All of which have a bearing on Dorothy Parker’s views of truth, which come to light in the form of poems that are long, short, detailed, vague, but always intuitive. Dorothy parkers contribution to the humour of the period was a combination of classical practices with her own very personal tone, a tone of the carefree but victimised little woman, which gave to her work its special profile, its recognizable hallmarks. She was determined from the start to write satire from her womans point of view-to exaggerate reality through stereotype, repetition, cataloguing or hyperbole-rather than to write nonsense verse. She also wanted her work to be simple, as colloquial as possible, for that way she could extend her satire to those who spoke as her lines speak. Her work observes social facts and customs, sees them representatively rather than in particularities, and then invites the happy or scornful laughter of criticism.
Structurally her poems often began with a hyperbole, develop by antithetical ideas, or end with a surprise, a twist. To locate Dorothy Parkers unique flavour, it is simplest to keep in mind her short poems where, despite the compactness of the form, all her attitudes and techniques are in play. Here she concentrates on a specific situation or moment, the foreground sharply focussed in time and space. Often but not always, she extends her canvas by burlesque, pun or paradox; often too the wit is reflexive, and irony becomes irony of the self (and even of the poem, of poetry). By restricting her scope, her concentration on the paraphernalia of life never clutters her line as it never clutters her point of view.
What she strives for in her poems is an elegant casualness. The discrepancy between the seriousness of her aim and the playful tone of her presentation provides not only a kind of cool satire but also a forceful constricted irony. Indeed her work is so cool in its fundamental bitterness that she has from the first appealed to a very wide audience-both those wishing simple amusement and those who recognise her sardonic wit. Enough Rope Here is poetry that is smart in the fashion designers sense of the wordMrs. Parker has her own particular field of frank American humour. She is slangy, vulgar, candid and withal subtle, delicate and sparkling.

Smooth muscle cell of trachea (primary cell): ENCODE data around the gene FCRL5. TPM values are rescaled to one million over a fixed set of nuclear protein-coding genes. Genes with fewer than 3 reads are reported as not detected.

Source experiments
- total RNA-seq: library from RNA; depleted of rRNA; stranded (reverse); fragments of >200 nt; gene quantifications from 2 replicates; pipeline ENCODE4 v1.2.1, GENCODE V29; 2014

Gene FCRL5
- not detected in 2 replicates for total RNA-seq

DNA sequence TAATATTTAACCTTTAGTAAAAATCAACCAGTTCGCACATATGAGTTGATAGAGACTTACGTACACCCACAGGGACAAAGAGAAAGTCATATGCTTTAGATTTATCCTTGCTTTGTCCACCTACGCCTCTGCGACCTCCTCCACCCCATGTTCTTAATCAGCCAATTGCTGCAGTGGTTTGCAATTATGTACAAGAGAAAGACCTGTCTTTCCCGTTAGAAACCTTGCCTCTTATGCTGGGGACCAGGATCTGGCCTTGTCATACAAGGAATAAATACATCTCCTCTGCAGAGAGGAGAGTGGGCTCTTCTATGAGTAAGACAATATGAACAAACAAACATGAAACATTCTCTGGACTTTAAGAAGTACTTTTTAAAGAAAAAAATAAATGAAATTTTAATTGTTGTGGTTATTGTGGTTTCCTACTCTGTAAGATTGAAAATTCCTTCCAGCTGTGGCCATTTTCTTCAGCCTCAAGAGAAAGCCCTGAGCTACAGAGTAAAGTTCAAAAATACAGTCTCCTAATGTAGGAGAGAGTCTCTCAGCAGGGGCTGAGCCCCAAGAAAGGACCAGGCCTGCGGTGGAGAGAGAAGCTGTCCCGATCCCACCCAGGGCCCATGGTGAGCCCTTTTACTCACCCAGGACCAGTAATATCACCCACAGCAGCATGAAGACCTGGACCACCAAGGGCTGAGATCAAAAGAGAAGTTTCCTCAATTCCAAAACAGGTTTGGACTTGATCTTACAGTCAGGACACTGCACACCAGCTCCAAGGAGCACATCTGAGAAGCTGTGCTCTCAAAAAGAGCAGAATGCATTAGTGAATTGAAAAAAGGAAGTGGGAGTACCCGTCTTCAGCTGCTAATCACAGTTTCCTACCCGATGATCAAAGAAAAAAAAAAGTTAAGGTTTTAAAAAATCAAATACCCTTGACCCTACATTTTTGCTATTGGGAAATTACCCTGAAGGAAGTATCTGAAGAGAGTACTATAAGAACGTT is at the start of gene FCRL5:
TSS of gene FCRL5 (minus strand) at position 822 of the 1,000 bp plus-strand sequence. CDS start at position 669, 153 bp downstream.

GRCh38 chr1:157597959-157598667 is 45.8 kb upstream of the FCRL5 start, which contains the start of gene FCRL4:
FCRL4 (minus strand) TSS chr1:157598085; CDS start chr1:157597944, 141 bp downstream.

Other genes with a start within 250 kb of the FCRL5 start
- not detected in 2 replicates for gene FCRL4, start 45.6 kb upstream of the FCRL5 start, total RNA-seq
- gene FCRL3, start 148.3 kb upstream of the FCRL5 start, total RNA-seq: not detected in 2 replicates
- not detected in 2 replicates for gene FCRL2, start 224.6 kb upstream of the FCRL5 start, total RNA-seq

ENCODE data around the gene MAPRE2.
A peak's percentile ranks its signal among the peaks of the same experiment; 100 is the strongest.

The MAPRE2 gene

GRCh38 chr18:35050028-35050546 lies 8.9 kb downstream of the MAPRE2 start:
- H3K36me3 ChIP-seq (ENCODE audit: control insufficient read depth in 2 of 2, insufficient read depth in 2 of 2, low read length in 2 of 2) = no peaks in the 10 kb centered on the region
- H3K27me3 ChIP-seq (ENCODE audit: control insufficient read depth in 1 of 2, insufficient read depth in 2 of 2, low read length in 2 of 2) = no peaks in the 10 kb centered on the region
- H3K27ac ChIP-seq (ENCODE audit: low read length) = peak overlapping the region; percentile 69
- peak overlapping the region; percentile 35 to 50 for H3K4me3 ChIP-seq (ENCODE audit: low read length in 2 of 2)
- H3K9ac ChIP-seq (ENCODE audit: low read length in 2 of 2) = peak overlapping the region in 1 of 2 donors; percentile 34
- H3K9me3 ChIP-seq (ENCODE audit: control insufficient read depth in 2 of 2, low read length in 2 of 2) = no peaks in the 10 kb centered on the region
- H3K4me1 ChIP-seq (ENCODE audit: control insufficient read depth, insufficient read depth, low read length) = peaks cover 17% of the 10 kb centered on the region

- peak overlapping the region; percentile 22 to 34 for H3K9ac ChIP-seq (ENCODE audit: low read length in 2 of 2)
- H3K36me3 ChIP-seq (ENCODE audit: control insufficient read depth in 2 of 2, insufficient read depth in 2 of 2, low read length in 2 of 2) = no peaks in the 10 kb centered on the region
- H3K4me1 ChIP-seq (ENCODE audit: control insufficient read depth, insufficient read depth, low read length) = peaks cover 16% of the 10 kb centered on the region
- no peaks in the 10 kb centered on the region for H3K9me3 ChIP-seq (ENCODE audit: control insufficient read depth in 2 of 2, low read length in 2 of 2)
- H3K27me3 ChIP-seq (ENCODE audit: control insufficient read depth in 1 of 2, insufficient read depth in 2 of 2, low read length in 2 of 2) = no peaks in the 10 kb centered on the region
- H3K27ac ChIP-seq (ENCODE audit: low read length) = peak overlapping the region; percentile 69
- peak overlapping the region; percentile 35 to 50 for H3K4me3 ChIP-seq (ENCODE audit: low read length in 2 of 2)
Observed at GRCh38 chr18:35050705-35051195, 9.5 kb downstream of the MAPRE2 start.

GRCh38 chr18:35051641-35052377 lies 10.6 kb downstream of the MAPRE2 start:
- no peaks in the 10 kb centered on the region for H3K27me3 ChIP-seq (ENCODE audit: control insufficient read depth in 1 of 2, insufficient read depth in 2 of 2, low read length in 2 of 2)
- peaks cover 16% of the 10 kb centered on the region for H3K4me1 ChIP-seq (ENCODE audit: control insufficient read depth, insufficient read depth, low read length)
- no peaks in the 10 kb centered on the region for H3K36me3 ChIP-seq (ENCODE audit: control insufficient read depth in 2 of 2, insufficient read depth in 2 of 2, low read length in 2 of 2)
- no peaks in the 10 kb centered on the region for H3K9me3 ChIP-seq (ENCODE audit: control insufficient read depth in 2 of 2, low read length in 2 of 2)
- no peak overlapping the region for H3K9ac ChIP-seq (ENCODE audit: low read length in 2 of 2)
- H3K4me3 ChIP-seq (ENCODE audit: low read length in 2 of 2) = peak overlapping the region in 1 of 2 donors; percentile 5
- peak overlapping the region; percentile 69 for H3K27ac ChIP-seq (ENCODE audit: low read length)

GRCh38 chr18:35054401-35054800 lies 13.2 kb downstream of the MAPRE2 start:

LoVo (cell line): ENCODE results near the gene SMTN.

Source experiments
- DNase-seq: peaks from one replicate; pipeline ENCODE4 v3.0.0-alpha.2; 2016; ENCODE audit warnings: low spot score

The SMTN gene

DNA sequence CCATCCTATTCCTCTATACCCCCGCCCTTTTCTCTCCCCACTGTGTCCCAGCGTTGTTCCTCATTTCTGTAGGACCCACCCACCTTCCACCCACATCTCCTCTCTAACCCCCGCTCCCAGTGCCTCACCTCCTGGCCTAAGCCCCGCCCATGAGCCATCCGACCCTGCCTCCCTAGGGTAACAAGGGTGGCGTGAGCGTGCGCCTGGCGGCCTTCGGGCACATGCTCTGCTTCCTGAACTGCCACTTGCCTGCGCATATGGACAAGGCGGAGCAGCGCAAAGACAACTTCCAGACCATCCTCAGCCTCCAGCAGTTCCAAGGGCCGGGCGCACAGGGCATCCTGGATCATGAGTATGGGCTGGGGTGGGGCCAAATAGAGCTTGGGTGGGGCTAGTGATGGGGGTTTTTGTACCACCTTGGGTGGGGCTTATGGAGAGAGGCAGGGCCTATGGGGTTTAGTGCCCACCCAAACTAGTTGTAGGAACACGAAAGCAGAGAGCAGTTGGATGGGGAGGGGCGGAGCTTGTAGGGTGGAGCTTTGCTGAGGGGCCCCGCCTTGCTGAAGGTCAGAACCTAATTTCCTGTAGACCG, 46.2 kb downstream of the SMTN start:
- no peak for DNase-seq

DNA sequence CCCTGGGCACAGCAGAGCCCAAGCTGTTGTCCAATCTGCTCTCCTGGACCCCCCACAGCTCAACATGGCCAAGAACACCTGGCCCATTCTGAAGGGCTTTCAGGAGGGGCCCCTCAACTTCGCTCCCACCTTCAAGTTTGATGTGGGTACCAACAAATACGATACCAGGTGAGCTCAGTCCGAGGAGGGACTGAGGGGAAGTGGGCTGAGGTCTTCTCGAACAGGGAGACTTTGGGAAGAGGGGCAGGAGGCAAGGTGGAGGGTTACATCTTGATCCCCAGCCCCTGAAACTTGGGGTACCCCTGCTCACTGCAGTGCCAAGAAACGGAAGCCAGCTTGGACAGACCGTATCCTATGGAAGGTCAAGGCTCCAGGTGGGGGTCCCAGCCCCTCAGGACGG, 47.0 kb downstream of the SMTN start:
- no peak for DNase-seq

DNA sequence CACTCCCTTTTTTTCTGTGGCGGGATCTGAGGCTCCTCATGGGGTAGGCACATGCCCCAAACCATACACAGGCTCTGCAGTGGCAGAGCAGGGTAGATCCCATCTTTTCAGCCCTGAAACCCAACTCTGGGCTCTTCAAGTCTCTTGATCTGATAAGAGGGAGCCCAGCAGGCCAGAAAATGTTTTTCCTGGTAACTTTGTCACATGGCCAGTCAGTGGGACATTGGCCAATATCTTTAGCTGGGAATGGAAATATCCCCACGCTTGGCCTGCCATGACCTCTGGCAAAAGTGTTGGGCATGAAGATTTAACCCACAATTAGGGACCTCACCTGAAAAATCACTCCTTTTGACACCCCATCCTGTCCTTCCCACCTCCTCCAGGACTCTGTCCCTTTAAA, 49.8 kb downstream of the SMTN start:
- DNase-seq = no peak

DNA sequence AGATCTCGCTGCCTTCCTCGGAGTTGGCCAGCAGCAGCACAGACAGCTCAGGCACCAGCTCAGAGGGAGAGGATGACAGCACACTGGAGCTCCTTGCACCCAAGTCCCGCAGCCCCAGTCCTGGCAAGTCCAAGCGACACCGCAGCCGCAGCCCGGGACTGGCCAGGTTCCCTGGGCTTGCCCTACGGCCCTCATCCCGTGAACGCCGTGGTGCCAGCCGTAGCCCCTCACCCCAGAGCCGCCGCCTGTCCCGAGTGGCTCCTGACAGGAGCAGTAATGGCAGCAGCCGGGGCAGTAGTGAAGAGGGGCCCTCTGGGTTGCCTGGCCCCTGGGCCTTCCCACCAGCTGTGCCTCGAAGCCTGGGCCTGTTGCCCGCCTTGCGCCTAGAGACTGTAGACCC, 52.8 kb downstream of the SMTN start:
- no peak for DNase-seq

The soul of wit distinguishes most of her piecesfor all their pertness and bravado they mirror, in most cases, quite genuine and profound experiences. Of Enough Rope in Poetry, April 1927 Enough Rope appeared from Boni and Liveright for two dollars, in a grey dust jacket with yellow lettering-A woman supplies enough rope to hang a hundred Egos-and a dangling rope for illustration; it went through eight printings, a phenomenal bestseller. Therefore from the title itself Dorothy Parker suggests her conscious adoption of the role of satirist, one bemused by the human situation and sufficiently superior to poke fun at it. The themes that run through the volume are those with which she was by now identified: unrequited love, loneliness, death and hypocrisy. To appreciate the peculiarly successful poetic of Enough Rope, we must see how Dorothy parker starts with the briefest possible situation, catches it at a split moment, and dramatises it through a voice unaware of the clichs on which it rests.
Anecdote So silent I when Love was by He yawned, and turned away; But Sorrow clings to my apron-strings, I have so much to say. Dorothy Parkers poetry is dramatic not ruminative. But by puns, clichs and unhappy word choices, her poems invite us to reflect on the sharp difference between poet and persona. It is this implied contrast, which provides point and force, as with Interview The ladies men admire, I’ve heard, Would shudder at a wicked word. Their candle gives a single light; They’d rather stay at home at night.
They do not keep awake till three, Nor read erotic poetry. They never sanction the impure, Nor …